Several human rights groups have issued an open letter to Prime Minister Justin Trudeau, asking him to cancel the $15-billion arms deal with Saudi Arabia.

“To provide such a large supply of lethal weapons to a regime with such an appalling record of human rights abuses is immoral and unethical,” says the letter signed by representatives of Amnesty International Canada, Canadians for Justice and Peace in the Middle East, and other agencies.

“The government has had every opportunity to uphold this position, but has chosen not to. We therefore ask the government to rescind the export permits, ensuring that this deal does not go ahead unless and until relevant human rights concerns have been resolved.”

The deal, made by the previous Conservative government, gave Canadian company General Dynamics Land Systems a 15-year contract to manufacture light-armoured military vehicles for Saudi Arabia.

The new Liberal government proceeded with the contract, calling it a done deal that could not be cancelled. But earlier this month, Foreign Affairs Minister Stephane Dion came under fire for quietly approving the export of the bulk of the LAV3s to the desert kingdom. Critics said Dion’s final approval shows the contract was not a done deal and could have been avoided.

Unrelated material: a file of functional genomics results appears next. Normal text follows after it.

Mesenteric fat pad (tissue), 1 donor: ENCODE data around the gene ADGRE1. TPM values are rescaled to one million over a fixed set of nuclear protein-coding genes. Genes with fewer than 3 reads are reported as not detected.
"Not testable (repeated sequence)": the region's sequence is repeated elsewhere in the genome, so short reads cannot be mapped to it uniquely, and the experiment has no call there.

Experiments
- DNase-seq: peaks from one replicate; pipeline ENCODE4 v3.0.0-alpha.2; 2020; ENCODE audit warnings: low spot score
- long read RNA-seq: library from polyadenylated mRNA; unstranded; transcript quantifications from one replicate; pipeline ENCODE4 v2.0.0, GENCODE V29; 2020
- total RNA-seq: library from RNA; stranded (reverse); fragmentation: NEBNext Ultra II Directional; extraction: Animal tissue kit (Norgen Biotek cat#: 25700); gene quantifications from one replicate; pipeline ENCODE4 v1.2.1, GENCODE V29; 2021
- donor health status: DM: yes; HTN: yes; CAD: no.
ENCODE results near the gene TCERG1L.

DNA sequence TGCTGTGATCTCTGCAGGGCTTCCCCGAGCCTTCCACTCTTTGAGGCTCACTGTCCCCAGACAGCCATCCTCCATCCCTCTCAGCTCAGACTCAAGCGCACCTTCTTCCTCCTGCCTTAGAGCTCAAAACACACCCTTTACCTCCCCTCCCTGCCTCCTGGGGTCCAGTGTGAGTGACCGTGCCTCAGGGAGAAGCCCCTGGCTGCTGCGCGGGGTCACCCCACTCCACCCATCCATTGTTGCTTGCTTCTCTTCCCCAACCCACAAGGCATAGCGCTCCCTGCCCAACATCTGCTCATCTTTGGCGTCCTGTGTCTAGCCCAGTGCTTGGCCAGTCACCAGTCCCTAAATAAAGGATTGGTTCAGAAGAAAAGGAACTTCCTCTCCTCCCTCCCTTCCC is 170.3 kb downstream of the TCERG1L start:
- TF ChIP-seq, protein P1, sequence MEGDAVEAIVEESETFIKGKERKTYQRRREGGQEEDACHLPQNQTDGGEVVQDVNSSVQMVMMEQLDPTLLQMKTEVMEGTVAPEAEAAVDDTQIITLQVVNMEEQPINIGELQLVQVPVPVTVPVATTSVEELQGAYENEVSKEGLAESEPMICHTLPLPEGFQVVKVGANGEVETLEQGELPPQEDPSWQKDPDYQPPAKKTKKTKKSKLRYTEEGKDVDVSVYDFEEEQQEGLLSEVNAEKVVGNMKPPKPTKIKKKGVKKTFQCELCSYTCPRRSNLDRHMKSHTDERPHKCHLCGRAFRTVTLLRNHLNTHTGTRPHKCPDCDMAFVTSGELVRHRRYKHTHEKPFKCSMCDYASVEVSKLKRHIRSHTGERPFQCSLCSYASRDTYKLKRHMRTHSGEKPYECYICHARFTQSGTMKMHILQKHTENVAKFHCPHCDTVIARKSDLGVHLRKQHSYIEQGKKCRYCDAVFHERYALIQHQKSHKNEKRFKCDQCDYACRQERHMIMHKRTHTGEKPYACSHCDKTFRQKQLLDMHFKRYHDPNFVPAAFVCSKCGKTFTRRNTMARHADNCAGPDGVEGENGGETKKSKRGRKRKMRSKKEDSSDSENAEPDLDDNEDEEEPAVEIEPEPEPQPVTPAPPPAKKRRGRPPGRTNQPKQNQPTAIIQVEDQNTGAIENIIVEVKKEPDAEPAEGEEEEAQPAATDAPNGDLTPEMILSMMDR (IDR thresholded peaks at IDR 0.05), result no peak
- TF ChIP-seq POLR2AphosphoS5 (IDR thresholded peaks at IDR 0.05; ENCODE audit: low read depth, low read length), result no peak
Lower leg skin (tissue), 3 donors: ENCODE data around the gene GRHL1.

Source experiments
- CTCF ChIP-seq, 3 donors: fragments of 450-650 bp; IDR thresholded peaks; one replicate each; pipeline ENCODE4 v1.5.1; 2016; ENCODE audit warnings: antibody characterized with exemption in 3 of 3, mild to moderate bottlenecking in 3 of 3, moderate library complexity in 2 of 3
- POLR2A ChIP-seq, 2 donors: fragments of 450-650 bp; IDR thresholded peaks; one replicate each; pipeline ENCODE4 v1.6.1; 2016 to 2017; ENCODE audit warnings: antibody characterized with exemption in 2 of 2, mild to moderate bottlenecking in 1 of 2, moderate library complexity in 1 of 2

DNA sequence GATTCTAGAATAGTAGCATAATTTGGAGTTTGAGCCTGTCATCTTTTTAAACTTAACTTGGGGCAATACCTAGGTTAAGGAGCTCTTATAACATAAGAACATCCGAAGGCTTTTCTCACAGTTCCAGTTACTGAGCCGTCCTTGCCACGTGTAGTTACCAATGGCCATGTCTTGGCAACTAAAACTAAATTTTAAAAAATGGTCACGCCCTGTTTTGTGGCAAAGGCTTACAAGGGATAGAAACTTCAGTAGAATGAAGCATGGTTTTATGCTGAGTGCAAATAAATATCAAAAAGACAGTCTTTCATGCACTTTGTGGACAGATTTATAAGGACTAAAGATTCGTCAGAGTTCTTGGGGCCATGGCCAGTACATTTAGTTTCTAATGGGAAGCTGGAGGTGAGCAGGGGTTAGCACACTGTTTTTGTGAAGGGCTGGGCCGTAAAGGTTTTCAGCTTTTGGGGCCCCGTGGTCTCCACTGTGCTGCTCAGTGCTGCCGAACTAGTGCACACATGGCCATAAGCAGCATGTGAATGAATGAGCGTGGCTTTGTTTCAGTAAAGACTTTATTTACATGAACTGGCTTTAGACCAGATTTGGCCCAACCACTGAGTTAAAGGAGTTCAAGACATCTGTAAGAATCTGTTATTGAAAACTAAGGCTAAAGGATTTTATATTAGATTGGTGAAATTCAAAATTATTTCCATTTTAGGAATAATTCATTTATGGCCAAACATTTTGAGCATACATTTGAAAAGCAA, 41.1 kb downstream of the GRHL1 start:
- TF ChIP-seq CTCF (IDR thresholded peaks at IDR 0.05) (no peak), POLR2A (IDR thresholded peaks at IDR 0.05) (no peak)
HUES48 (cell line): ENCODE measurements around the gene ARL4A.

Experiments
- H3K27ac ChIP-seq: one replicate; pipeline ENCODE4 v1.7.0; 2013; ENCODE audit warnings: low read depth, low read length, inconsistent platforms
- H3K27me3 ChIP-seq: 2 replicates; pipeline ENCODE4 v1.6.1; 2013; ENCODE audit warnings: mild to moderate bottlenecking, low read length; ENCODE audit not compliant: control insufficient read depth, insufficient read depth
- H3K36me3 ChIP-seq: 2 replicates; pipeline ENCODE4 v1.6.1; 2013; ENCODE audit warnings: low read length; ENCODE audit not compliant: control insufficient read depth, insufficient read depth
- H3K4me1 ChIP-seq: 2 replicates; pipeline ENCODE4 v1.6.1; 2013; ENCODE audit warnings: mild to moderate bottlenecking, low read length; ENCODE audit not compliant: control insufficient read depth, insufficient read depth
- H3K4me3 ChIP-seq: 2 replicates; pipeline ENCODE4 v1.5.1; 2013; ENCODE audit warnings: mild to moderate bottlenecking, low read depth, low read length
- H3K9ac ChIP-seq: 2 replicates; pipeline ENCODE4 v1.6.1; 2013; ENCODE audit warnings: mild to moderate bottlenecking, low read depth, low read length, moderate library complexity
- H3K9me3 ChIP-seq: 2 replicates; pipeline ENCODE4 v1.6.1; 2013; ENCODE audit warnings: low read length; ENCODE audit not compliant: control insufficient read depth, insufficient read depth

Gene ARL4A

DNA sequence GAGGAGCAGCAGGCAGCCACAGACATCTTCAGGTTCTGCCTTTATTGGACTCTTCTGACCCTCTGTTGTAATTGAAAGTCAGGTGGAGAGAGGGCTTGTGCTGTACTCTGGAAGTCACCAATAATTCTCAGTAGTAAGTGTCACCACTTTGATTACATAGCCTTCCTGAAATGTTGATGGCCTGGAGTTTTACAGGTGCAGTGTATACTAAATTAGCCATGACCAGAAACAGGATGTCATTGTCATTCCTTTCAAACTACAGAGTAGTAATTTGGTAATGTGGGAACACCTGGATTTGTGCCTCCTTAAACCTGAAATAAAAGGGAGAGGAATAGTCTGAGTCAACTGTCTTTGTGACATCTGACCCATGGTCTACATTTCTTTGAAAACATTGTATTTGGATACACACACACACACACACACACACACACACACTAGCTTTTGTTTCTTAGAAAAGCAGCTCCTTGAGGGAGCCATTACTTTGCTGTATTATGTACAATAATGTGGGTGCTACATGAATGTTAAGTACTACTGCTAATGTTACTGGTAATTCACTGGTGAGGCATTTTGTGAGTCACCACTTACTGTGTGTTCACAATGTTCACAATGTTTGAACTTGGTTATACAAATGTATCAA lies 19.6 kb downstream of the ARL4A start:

Dion has said that there is no evidence that Saudi forces will use Canadian-made LAVs against its own people.

But Alex Neve, the secretary general of Amnesty International Canada, told a news conference in Ottawa Wednesday that “mounting information” about Saudi forces’ human rights violations suggests otherwise.

“The likelihood that these light armoured vehicles will end up implicated in that is very serious,” Neve said.

Trudeau has defended his government’s decision to sign the export permits, saying that the issue is a “matter of principle,” and Canada must respect its contracts.

But the open letter to the prime minister says the Saudi contract “is precisely the type of deal that Canada’s export controls are intended to prevent.

“The Government of Canada must enforce our existing export control policy and regulations, which should prohibit arms sales to governments that have a ‘persistent record of serious violations of the human rights of their citizens,’ and that are ‘involved in or under imminent threat of hostilities,’” the letter says.

The contract is expected to create about 3,000 jobs in Ontario.